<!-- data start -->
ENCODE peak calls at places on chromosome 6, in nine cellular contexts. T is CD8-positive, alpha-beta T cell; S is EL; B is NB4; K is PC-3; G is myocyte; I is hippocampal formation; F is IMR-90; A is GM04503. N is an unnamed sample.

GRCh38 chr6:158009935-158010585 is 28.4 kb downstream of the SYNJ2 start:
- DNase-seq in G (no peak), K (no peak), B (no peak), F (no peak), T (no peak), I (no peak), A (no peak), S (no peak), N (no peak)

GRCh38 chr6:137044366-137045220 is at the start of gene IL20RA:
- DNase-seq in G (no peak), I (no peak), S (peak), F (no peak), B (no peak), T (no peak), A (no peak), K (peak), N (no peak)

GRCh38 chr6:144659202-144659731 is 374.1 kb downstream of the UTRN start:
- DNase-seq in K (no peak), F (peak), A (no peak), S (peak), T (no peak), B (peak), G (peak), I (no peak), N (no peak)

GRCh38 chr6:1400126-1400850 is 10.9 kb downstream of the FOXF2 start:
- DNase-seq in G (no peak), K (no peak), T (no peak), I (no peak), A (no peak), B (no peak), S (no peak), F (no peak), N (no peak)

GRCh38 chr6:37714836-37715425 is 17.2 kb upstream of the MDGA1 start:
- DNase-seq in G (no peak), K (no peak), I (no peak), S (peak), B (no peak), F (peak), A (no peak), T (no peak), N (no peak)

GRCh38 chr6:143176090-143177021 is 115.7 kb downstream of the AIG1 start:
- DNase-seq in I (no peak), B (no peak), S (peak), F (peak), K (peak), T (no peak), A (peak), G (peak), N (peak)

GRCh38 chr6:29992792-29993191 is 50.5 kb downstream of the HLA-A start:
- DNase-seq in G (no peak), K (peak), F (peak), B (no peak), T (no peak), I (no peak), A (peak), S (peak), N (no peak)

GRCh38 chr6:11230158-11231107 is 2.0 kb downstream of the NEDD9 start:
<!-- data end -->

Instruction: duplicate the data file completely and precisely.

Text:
ENCODE peak calls at places on chromosome 6, in nine cellular contexts. T is CD8-positive, alpha-beta T cell; S is EL; B is NB4; K is PC-3; G is myocyte; I is hippocampal formation; F is IMR-90; A is GM04503. N is an unnamed sample.

GRCh38 chr6:158009935-158010585 is 28.4 kb downstream of the SYNJ2 start:
- DNase-seq in G (no peak), K (no peak), B (no peak), F (no peak), T (no peak), I (no peak), A (no peak), S (no peak), N (no peak)

GRCh38 chr6:137044366-137045220 is at the start of gene IL20RA:
- DNase-seq in G (no peak), I (no peak), S (peak), F (no peak), B (no peak), T (no peak), A (no peak), K (peak), N (no peak)

GRCh38 chr6:144659202-144659731 is 374.1 kb downstream of the UTRN start:
- DNase-seq in K (no peak), F (peak), A (no peak), S (peak), T (no peak), B (peak), G (peak), I (no peak), N (no peak)

GRCh38 chr6:1400126-1400850 is 10.9 kb downstream of the FOXF2 start:
- DNase-seq in G (no peak), K (no peak), T (no peak), I (no peak), A (no peak), B (no peak), S (no peak), F (no peak), N (no peak)

GRCh38 chr6:37714836-37715425 is 17.2 kb upstream of the MDGA1 start:
- DNase-seq in G (no peak), K (no peak), I (no peak), S (peak), B (no peak), F (peak), A (no peak), T (no peak), N (no peak)

GRCh38 chr6:143176090-143177021 is 115.7 kb downstream of the AIG1 start:
- DNase-seq in I (no peak), B (no peak), S (peak), F (peak), K (peak), T (no peak), A (peak), G (peak), N (peak)

GRCh38 chr6:29992792-29993191 is 50.5 kb downstream of the HLA-A start:
- DNase-seq in G (no peak), K (peak), F (peak), B (no peak), T (no peak), I (no peak), A (peak), S (peak), N (no peak)

GRCh38 chr6:11230158-11231107 is 2.0 kb downstream of the NEDD9 start: